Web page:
The Road to Colonial Union
After spending the winter in Victoria, Begbie left for New Westminster in March 1859 and soon set off from there on the first of his circuits, designed in the English fashion to take justice to the people and to ensure that persons charged with offences against the law were tried in their own locality by their peers. This pattern is still followed in British Columbia, and even today the assizes, the peripatetic sittings of the court, can he occasions of some moment in the bustling towns of the Interior.
In the same month, George Hunter Cary, newly arrived from England, was appointed attorney-general of British Columbia at a salary of £400 a year. It was a step that freed Begbie from the burden that Lord Bulwer- Lytton had placed upon him of helping Douglas compile the mainland colony's laws and ordinances and generally acting as the governor's legal adviser, and enabled him to promulgate a constitution for his court. 1 It declared that as of 8 June 1859, the Supreme Court of the colony of British Columbia was constituted a court of record, with Begbie as the judge with jurisdiction in all civil and criminal cases in British Columbia. From Victoria, Begbie had already issued general rules and orders of the court, requiring that the Supreme Court of British Columbia observe all the rules and orders of the Supreme Court of Civil Justice of Vancouver Island, except for the requirement that it sit at Victoria. Langley was selected as the home of the new court only to yield in short order to the claims of New Westminster.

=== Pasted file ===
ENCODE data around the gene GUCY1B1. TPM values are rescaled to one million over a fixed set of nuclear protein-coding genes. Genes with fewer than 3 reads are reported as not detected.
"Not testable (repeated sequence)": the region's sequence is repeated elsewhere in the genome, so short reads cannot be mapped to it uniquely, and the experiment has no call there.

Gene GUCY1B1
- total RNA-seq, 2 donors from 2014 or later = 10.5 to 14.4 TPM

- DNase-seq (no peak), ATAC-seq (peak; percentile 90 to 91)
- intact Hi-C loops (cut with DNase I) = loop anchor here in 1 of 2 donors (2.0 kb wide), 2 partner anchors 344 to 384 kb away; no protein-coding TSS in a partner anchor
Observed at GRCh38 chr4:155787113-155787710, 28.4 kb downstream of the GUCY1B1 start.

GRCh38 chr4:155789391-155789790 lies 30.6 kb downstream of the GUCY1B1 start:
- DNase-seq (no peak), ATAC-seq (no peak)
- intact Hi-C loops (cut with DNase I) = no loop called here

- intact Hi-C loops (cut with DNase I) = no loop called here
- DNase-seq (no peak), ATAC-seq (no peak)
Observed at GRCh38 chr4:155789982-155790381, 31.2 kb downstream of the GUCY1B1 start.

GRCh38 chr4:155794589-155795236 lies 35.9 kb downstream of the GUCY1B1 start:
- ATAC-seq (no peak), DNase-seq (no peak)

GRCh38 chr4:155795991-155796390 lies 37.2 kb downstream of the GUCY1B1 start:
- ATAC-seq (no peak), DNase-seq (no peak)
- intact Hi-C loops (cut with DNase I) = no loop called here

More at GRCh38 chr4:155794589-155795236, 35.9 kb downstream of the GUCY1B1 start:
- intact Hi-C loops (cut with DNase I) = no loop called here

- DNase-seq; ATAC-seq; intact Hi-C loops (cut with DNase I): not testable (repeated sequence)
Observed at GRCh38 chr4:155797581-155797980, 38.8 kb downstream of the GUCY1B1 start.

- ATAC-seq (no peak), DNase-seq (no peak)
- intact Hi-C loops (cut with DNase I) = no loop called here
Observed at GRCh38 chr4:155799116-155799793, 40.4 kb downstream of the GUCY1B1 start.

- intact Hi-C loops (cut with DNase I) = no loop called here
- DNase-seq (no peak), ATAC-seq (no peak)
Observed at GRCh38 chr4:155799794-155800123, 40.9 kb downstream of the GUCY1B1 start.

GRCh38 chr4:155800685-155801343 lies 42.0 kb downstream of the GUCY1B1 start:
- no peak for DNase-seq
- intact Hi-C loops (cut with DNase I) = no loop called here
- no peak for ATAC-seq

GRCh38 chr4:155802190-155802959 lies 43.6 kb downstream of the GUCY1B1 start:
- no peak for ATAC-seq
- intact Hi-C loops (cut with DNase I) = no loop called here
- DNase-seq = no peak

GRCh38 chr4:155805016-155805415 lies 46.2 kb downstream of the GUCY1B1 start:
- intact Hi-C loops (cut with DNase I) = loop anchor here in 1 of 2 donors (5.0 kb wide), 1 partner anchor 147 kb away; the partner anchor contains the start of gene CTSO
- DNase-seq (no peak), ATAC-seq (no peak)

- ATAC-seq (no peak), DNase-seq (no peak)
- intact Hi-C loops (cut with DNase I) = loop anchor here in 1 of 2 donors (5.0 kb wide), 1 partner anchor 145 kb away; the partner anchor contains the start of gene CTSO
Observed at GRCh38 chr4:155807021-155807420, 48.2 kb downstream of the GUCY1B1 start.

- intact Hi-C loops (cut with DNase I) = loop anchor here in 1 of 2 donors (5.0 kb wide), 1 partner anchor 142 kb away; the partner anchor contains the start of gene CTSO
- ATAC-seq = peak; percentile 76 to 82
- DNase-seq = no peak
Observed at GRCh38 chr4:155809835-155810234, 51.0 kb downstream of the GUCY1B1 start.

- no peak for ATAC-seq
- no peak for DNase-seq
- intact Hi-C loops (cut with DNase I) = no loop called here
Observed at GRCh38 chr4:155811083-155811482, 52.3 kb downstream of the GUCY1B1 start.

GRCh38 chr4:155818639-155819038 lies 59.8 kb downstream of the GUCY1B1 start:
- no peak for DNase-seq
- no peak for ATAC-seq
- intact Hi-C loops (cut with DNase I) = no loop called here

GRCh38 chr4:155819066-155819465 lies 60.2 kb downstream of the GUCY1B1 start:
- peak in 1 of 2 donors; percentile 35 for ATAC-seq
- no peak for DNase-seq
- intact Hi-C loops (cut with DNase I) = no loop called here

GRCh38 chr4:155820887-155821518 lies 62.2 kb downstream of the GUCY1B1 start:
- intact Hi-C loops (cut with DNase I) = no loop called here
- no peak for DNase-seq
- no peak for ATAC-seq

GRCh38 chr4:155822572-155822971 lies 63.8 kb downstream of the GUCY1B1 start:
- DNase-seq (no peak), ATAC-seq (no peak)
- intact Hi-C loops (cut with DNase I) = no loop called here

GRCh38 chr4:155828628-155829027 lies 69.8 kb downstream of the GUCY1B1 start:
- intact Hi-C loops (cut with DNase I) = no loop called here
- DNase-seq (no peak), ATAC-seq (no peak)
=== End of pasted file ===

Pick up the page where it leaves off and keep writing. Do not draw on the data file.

New Westminster had been proclaimed by Douglas as capital of the